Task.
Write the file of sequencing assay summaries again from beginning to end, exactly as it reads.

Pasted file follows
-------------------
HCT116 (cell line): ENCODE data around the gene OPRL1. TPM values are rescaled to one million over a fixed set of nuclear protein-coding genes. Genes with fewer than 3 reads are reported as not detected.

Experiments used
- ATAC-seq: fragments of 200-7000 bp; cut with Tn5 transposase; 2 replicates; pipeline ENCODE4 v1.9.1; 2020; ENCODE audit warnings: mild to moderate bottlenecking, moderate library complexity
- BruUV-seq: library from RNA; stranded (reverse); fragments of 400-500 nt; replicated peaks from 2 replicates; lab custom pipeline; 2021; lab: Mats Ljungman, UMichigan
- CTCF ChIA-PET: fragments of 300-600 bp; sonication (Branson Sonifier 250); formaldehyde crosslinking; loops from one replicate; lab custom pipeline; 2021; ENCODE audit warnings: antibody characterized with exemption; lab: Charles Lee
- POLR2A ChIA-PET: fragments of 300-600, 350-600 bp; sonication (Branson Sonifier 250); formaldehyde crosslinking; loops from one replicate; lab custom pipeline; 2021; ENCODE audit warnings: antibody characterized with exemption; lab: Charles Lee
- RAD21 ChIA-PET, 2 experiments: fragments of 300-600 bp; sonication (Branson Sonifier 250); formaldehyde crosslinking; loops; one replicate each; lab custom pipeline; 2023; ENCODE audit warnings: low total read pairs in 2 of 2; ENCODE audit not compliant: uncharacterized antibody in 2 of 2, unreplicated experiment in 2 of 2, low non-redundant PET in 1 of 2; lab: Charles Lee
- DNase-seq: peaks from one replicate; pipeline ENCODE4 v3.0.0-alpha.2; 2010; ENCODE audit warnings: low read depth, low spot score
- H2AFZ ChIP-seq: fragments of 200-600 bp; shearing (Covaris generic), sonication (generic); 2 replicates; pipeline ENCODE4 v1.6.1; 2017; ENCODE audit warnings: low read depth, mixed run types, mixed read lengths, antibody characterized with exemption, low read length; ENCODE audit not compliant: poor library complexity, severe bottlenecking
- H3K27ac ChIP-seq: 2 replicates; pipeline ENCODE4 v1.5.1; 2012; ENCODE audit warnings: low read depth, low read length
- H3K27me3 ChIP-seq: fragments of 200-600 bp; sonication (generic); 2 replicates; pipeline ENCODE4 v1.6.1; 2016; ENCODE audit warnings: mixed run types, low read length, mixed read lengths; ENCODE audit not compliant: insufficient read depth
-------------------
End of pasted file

HCT116 (cell line): ENCODE data around the gene OPRL1. TPM values are rescaled to one million over a fixed set of nuclear protein-coding genes. Genes with fewer than 3 reads are reported as not detected.

Experiments used
- ATAC-seq: fragments of 200-7000 bp; cut with Tn5 transposase; 2 replicates; pipeline ENCODE4 v1.9.1; 2020; ENCODE audit warnings: mild to moderate bottlenecking, moderate library complexity
- BruUV-seq: library from RNA; stranded (reverse); fragments of 400-500 nt; replicated peaks from 2 replicates; lab custom pipeline; 2021; lab: Mats Ljungman, UMichigan
- CTCF ChIA-PET: fragments of 300-600 bp; sonication (Branson Sonifier 250); formaldehyde crosslinking; loops from one replicate; lab custom pipeline; 2021; ENCODE audit warnings: antibody characterized with exemption; lab: Charles Lee
- POLR2A ChIA-PET: fragments of 300-600, 350-600 bp; sonication (Branson Sonifier 250); formaldehyde crosslinking; loops from one replicate; lab custom pipeline; 2021; ENCODE audit warnings: antibody characterized with exemption; lab: Charles Lee
- RAD21 ChIA-PET, 2 experiments: fragments of 300-600 bp; sonication (Branson Sonifier 250); formaldehyde crosslinking; loops; one replicate each; lab custom pipeline; 2023; ENCODE audit warnings: low total read pairs in 2 of 2; ENCODE audit not compliant: uncharacterized antibody in 2 of 2, unreplicated experiment in 2 of 2, low non-redundant PET in 1 of 2; lab: Charles Lee
- DNase-seq: peaks from one replicate; pipeline ENCODE4 v3.0.0-alpha.2; 2010; ENCODE audit warnings: low read depth, low spot score
- H2AFZ ChIP-seq: fragments of 200-600 bp; shearing (Covaris generic), sonication (generic); 2 replicates; pipeline ENCODE4 v1.6.1; 2017; ENCODE audit warnings: low read depth, mixed run types, mixed read lengths, antibody characterized with exemption, low read length; ENCODE audit not compliant: poor library complexity, severe bottlenecking
- H3K27ac ChIP-seq: 2 replicates; pipeline ENCODE4 v1.5.1; 2012; ENCODE audit warnings: low read depth, low read length
- H3K27me3 ChIP-seq: fragments of 200-600 bp; sonication (generic); 2 replicates; pipeline ENCODE4 v1.6.1; 2016; ENCODE audit warnings: mixed run types, low read length, mixed read lengths; ENCODE audit not compliant: insufficient read depth